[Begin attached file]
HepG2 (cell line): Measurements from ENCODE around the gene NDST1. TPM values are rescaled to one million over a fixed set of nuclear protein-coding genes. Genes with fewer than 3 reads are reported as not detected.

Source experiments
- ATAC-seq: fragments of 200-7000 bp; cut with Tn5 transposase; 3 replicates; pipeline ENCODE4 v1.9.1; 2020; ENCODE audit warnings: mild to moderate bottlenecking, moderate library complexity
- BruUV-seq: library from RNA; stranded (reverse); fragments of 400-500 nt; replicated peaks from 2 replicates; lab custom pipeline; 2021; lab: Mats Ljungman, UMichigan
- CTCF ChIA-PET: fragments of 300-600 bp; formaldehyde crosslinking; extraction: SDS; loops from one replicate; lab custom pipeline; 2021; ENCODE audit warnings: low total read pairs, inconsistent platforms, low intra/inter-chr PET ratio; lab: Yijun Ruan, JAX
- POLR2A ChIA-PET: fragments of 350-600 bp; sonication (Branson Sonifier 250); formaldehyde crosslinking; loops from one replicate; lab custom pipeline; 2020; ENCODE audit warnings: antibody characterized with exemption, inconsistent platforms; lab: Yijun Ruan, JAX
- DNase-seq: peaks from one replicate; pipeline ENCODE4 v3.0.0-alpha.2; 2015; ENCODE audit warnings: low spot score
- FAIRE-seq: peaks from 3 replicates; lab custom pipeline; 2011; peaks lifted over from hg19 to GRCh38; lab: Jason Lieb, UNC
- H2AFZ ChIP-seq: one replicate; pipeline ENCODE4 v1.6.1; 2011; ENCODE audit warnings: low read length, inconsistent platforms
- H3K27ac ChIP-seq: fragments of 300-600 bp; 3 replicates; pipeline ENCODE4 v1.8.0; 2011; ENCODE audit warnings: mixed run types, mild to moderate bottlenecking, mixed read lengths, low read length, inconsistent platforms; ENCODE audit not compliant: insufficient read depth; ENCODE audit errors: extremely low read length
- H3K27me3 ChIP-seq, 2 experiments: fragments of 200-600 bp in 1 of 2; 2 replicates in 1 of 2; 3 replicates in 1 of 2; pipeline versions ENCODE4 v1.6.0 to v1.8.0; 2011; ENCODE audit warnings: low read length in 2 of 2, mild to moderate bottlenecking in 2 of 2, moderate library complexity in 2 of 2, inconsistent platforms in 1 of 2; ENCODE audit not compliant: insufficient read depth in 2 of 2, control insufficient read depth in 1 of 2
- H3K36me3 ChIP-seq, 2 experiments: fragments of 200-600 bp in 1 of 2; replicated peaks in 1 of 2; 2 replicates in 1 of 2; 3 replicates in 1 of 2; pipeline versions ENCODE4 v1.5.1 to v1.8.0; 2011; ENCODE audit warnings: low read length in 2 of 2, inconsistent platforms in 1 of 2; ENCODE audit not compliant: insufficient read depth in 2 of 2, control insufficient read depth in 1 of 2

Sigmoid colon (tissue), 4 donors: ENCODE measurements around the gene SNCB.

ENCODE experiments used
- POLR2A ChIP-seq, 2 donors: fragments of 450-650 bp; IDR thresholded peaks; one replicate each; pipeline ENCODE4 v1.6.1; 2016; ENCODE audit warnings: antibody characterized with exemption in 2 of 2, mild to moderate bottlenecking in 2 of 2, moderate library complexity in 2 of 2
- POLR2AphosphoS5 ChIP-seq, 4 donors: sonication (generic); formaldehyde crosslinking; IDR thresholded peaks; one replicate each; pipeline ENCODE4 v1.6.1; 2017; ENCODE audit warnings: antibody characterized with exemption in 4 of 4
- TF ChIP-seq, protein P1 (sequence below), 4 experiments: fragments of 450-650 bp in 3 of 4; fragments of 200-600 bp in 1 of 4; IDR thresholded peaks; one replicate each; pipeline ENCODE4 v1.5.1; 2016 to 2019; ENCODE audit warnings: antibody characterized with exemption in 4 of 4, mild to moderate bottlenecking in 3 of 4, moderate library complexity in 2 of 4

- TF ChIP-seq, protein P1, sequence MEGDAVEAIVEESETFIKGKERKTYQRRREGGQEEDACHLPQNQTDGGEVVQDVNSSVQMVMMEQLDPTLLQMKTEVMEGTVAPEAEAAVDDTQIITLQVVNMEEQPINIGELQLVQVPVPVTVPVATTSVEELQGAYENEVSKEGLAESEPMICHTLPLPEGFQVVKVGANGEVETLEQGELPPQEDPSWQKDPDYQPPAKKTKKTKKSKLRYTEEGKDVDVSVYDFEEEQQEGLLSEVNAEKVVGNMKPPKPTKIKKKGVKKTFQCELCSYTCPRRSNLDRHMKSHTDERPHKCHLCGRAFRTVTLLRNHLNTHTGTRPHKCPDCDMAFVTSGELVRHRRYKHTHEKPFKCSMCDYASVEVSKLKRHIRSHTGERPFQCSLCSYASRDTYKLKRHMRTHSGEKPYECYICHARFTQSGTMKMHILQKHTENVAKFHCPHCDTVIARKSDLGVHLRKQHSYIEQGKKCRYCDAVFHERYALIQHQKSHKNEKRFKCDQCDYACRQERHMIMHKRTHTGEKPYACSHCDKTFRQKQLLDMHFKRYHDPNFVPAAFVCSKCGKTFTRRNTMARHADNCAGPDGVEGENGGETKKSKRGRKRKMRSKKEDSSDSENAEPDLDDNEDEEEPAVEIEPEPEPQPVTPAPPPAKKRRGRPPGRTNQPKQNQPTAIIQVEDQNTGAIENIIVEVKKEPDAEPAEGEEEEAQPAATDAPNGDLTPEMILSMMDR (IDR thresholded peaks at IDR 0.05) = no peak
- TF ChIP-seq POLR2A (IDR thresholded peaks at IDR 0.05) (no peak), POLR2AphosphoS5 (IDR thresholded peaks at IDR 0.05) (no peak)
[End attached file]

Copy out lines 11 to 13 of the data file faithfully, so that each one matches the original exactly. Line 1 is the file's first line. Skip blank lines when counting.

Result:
- H3K27me3 ChIP-seq, 2 experiments: fragments of 200-600 bp in 1 of 2; 2 replicates in 1 of 2; 3 replicates in 1 of 2; pipeline versions ENCODE4 v1.6.0 to v1.8.0; 2011; ENCODE audit warnings: low read length in 2 of 2, mild to moderate bottlenecking in 2 of 2, moderate library complexity in 2 of 2, inconsistent platforms in 1 of 2; ENCODE audit not compliant: insufficient read depth in 2 of 2, control insufficient read depth in 1 of 2
- H3K36me3 ChIP-seq, 2 experiments: fragments of 200-600 bp in 1 of 2; replicated peaks in 1 of 2; 2 replicates in 1 of 2; 3 replicates in 1 of 2; pipeline versions ENCODE4 v1.5.1 to v1.8.0; 2011; ENCODE audit warnings: low read length in 2 of 2, inconsistent platforms in 1 of 2; ENCODE audit not compliant: insufficient read depth in 2 of 2, control insufficient read depth in 1 of 2

Sigmoid colon (tissue), 4 donors: ENCODE measurements around the gene SNCB.